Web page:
The United States is not becoming more, but less, multilingual. It is a relentlessly monolingual society—much more than other societies. Kallen's favorite example of a harmonious and diverse society was Switzerland, where hi- and tri-lingualism are common. In the United States, on the other hand, fewer and fewer students study and acquire proficiency in foreign languages. Department of Education, documents the precipitous decline in the serious study of languages. One might imagine that enthusiastic multiculturalists might be alarmed.

After all, language and culture sustain each other. Yet they rarely mention it. The inescapable forces of Americanization do not ensure that all groups participate in society with the same success.

Those excluded because of racial or ethnic injustice, however, do not necessarily constitute a distinct culture. Suffering does not engender a culture. With the best of intentions, in the anthropologist Oscar Lewis introduced the term the culture of poverty to fathom the endemic impoverishment of Mexican families. Lewis himself was a lifelong socialist—with a fear of anti-Semitism that led him to change his name from Lefkowitz.

Valentine trenchantly argued years ago, is much attention given to the relationship of the culture or the subculture to the larger society. What exactly? Without considering the wider frame, what appears distinct is mythologized, as if each group lived in a separate universe. Nightingale found that these kids increasingly have succumbed to consumer society, which preys on their vulnerability. Precisely because they are excluded and humiliated, they become fanatical devotees of name brands, gold chains and pricey cars—insignias of American success. Already at five and six, many kids in the neighborhood," Nightingale reports, "can recite the whole canon of adult luxury—from Gucci, Evan Piccone, and Pierre Cardin, to Mercedes and BMW..

From the age of ten, kids become thoroughly engrossed in Nike's and Reebok's cult of the sneaker. For instance, scholars from Melville Herskovits to Sterling Stuckey have documented the persistence of African tales, songs and language in the American black experience. Little suggests that any group except the most marginal and inflexible can maintain, or even wants to maintain, a distinct culture within American society.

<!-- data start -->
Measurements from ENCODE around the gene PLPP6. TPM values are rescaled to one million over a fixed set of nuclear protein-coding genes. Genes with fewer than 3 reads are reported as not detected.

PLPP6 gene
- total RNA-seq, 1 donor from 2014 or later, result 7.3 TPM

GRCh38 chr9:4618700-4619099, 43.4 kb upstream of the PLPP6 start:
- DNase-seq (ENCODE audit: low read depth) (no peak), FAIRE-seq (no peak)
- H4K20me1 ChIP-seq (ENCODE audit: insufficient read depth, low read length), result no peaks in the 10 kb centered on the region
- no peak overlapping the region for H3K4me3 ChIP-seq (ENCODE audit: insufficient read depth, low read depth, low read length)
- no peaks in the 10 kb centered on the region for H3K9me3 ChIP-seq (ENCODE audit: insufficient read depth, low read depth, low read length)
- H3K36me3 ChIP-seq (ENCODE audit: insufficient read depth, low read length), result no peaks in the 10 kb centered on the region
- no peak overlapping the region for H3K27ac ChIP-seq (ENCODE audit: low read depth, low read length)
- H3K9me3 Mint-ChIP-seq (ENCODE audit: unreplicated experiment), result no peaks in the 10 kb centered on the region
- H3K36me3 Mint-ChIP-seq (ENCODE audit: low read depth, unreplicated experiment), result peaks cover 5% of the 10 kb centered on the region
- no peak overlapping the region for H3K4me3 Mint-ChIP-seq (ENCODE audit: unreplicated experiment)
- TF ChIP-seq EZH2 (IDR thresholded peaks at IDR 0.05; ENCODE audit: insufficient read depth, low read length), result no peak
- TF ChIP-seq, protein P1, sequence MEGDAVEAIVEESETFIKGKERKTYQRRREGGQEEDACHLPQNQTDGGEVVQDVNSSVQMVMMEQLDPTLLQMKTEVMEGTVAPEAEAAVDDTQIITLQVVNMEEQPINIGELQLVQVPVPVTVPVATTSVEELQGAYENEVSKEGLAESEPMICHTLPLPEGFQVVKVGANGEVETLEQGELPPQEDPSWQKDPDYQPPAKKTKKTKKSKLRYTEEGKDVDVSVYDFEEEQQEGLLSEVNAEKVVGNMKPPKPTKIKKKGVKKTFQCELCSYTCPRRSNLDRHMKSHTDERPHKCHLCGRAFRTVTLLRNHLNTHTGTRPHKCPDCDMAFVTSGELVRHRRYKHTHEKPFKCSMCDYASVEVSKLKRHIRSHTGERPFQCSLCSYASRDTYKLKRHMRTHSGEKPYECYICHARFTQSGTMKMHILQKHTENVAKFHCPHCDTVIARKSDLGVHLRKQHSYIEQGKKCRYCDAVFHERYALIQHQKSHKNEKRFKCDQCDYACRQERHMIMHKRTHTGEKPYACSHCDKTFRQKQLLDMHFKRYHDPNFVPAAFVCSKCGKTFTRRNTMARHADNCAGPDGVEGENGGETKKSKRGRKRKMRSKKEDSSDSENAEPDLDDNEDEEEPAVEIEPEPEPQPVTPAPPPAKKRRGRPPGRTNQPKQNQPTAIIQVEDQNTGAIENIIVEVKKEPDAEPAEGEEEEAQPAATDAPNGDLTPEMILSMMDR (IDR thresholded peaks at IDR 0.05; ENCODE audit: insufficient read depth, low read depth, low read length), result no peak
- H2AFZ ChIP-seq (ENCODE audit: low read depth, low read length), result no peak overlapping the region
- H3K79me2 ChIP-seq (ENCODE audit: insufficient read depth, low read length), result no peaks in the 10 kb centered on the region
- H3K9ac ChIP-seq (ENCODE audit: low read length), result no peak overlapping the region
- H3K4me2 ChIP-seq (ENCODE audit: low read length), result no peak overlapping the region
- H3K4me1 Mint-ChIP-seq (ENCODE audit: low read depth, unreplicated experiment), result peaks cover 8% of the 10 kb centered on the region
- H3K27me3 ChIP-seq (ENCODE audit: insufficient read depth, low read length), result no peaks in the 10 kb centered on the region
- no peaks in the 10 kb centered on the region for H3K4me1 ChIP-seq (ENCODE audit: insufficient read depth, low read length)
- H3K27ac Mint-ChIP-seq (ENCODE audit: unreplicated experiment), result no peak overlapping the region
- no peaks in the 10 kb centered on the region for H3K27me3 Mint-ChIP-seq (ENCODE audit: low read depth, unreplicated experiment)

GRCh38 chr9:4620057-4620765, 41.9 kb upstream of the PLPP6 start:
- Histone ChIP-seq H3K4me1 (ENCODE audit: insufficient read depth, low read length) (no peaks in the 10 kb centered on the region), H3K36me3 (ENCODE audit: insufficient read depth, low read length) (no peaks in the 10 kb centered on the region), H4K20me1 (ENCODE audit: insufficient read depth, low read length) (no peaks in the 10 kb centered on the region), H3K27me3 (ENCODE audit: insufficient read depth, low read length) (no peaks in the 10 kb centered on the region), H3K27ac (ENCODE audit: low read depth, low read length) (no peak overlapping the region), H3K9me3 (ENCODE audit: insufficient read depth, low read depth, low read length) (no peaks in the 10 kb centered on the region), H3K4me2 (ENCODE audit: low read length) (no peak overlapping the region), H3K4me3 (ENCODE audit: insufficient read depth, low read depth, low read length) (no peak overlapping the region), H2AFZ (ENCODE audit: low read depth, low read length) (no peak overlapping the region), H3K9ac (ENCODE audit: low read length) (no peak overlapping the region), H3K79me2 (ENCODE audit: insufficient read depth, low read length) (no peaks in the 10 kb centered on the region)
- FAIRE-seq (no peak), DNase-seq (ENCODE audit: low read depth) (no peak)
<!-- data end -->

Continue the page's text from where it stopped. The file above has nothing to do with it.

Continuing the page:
Such groups do exist, but typically play little role in multiculturalism, because they want to be left out rather than let in. For instance, the Amish rarely figure in discussions of multiculturalism—not simply because they are a small group, but because they are too far outside the mainstream. Their absence, however, highlights the unspoken conformity of multiculturalism, in which the multiple cultures want, more or less, the same things. Unlike other American "cultures," the Amish reject the use of electricity, automobiles and most modern consumer goods; their clothing, mainly sewn by themselves, has changed little over a century.

They are almost preindustrial and communitarian. Many outsiders may find this interesting or endearing, but nothing more. As one scholar of the Amish has commented, tourists are "enchanted" by the Amish, and academics tout their mental health and ecological soundness. Nor could L One could convert to Catholicism and still be a used-car dealer, an investment banker, or the owner of a beauty salon.

These occupations do not exist within Amish society Being Amish is a faith and a completely encompassing way The Myth of Multiculturalism 55 of life. For better or worse, conversion to the Amish faith would mean leaving the worldly world behind. It was this and something more—or less; it was also a half step in ineluctable cultural accommodation. Kallen, born in Silesia, was brought to the United States by his father, an orthodox rabbi.

As the oldest and, until the eighth child, the only son, Kallen was expected to follow his father into the orthodox rabbinate. Yet the father's implacable religious world repelled the son, who considered him "strict" and "authoritarian. Only when his father was dying did they reconcile, at which time Kallen penned a grudging appreciation.